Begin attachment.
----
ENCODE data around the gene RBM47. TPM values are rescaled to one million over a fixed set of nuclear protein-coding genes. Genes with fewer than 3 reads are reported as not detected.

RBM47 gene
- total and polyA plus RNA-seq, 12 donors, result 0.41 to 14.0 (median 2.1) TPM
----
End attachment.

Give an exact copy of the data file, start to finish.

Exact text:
ENCODE data around the gene RBM47. TPM values are rescaled to one million over a fixed set of nuclear protein-coding genes. Genes with fewer than 3 reads are reported as not detected.

RBM47 gene
- total and polyA plus RNA-seq, 12 donors, result 0.41 to 14.0 (median 2.1) TPM